Ronald Lauder says Germany dragging its heels on returning Nazi-looted art

"Germany has a historic responsibility to do the right thing," said World Jewish Congress President Ronald Lauder

World Jewish Congress President Ronald Lauder at the 7th Annual JPost Conference in NY (photo credit: MARC ISRAEL SELLEM)
World Jewish Congress President Ronald Lauder at the 7th Annual JPost Conference in NY
(photo credit: MARC ISRAEL SELLEM)
BERLIN - Germany is shirking its responsibility for the Holocaust by dragging its heels on returning art confiscated by the Nazis, and failing to crack down on resurgent antisemitism, the head of the World Jewish Congress said on Sunday.
Ronald Lauder told the Welt am Sonntag newspaper that other countries, including Britain, the United States and Austria had a far better record in documenting art in their collections that had been confiscated by the Nazi regime and returning any looted pieces to their rightful owners.
The United States has extended the federal statute of limitations for seeking restitution of such art to six years from the time of "actual discovery" of its identity and whereabouts. Britain has put its entire collection of paintings online at Art UK, and is adding items daily, he said in an interview with the newspaper.
Germany, by contrast, was moving too slowly to digitalize art collections and research initial owners, said Lauder, who also said he was concerned about neo-Nazi marches in parts of Germany.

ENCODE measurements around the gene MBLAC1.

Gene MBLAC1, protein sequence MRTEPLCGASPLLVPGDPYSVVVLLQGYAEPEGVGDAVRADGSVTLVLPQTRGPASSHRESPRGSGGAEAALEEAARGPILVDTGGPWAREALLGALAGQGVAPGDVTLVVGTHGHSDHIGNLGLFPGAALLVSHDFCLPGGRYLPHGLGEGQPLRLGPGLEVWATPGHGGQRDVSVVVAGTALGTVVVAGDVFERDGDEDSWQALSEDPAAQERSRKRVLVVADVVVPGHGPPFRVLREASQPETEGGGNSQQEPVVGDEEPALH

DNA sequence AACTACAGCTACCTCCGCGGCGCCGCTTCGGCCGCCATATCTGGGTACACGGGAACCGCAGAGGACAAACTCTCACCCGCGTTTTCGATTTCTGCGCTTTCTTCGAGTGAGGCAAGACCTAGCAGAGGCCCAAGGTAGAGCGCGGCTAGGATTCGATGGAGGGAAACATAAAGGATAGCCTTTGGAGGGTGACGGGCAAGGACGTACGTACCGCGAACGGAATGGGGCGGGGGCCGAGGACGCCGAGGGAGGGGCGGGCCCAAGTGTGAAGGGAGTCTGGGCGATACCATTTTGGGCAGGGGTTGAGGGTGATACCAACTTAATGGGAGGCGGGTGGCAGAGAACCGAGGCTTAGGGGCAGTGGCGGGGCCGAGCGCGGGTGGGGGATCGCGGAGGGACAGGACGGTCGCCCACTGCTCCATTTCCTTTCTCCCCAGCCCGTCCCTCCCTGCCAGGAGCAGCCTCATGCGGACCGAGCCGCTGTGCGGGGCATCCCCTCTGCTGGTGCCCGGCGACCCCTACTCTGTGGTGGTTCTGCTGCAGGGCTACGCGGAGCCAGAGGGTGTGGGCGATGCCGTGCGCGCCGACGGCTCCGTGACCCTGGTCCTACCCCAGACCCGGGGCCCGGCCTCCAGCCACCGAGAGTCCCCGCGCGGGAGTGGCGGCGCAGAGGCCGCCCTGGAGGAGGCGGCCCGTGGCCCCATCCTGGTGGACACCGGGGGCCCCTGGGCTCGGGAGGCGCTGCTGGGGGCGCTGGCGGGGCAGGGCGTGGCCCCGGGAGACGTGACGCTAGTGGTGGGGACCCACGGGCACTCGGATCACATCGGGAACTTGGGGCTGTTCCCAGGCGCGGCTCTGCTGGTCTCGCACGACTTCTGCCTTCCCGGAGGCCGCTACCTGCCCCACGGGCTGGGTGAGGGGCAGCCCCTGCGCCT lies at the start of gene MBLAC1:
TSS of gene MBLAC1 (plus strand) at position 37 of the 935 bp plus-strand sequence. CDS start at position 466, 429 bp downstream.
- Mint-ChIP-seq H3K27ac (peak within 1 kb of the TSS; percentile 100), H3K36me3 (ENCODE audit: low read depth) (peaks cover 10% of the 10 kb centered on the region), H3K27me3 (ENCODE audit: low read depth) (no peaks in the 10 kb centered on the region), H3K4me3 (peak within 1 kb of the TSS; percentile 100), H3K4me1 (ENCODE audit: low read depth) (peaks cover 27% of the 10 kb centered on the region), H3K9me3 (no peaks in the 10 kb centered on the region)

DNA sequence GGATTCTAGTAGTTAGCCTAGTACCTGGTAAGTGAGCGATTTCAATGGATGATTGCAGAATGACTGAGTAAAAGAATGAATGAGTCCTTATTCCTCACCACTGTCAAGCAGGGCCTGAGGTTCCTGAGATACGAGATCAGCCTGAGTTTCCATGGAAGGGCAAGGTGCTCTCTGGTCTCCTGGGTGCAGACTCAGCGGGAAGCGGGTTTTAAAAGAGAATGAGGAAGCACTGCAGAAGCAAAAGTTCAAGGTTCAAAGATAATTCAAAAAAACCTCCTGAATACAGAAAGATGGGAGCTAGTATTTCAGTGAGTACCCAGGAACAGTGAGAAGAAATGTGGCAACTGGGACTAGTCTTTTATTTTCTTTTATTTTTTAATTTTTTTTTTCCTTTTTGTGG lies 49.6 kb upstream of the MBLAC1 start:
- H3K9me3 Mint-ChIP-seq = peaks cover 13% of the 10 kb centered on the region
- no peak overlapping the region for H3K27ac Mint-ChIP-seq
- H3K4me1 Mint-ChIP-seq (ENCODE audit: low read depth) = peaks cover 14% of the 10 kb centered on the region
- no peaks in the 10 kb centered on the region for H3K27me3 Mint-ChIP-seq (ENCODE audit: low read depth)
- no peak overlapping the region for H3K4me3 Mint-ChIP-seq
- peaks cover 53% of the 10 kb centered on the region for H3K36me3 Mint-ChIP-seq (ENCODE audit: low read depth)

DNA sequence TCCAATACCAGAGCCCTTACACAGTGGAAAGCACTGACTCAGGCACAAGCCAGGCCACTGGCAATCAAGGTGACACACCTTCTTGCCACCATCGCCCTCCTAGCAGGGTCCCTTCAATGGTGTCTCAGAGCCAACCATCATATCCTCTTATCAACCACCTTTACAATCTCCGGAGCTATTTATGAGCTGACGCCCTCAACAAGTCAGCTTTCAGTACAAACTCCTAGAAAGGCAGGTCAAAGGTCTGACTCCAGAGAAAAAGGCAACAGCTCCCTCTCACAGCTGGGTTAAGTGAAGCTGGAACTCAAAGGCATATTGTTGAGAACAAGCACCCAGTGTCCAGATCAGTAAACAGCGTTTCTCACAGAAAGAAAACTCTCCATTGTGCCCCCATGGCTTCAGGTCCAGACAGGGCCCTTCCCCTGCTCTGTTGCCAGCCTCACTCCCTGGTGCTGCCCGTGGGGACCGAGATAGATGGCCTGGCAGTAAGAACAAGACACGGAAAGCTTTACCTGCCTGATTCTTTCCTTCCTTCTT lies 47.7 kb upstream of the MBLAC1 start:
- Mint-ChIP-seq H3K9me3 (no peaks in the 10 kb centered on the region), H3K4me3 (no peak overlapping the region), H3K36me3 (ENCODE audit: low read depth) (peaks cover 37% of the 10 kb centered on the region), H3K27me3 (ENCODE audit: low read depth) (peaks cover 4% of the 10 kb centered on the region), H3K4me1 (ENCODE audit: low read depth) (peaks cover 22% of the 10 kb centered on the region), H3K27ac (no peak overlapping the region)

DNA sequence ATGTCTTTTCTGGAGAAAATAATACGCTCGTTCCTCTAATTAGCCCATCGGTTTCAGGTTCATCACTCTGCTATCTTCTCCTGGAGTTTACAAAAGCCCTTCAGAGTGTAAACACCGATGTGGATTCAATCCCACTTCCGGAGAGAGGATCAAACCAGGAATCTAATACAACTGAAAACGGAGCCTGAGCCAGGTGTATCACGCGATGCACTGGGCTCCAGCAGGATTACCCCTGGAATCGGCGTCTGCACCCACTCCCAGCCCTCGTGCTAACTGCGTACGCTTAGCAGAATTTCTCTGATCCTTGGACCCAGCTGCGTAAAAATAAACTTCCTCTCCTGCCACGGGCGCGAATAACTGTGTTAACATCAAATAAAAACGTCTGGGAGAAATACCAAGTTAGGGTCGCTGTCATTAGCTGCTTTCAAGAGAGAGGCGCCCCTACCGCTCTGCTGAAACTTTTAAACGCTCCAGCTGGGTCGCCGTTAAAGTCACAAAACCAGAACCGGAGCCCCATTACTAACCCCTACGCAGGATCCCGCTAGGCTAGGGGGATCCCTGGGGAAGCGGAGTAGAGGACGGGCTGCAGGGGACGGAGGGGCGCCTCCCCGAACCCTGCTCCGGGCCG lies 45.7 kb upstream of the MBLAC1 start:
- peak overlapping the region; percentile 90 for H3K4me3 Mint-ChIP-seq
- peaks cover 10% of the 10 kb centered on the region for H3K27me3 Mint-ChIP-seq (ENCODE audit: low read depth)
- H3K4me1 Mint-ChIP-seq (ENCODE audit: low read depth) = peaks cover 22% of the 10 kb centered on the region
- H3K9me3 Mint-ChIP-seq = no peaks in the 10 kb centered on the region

"One country that has done too little is Germany. Germany has a historic responsibility to do the right thing. We all know that the Holocaust had its origins there and was spread from there," he said.
Germany's commissioner for culture, Monika Gruetters told an audience in Israel last month that she had tripled funding for research into the ownership of so-called 'lost art' and cited what she called major progress in understanding and addressing Nazi art theft.
Lauder also said he was troubled by neo-Nazi marches and antisemitic slogans that had cropped up in the eastern German city of Chemnitz and the western city of Dortmund.
"When we as Jews see these marches and hear the antisemitic slogans and 'Heil Hitler' calls, it reminds us of what happened on Kristallnacht (Night of Broken Glass) 1938," he said, referring to the infamous pogrom launched on Nov. 9, 1938 that eventually culminated in the killing of millions of Jews.
"It's all connected ... If Germany allows this, it sends a signal to the rest of the world that shows that Germany is not living up to its responsibilities," he added.
Chancellor Angela Merkel this month marked the 80th anniversary of the Nazi campaign of attacks on Jews and said Germany had a "moral duty" to fight antisemitism.
Lauder said there were four federal museums in Germany and over 5,000 other public cultural institutions that had not provided complete information about art in their collections, and he suspected many pieces remained hidden.
When his organization pressed for answers, government officials often cited procedural issues. "Too often, those responsible in Germany hide behind the bureaucracy," he said.
Lauder plans to address his concerns in a speech in Berlin on Nov. 26 marking the 20th anniversary of the signing of the Washington Conference Principles on Nazi-Confiscated Art, on the restitution of art confiscated by the Nazi regime in Germany before and during World War II.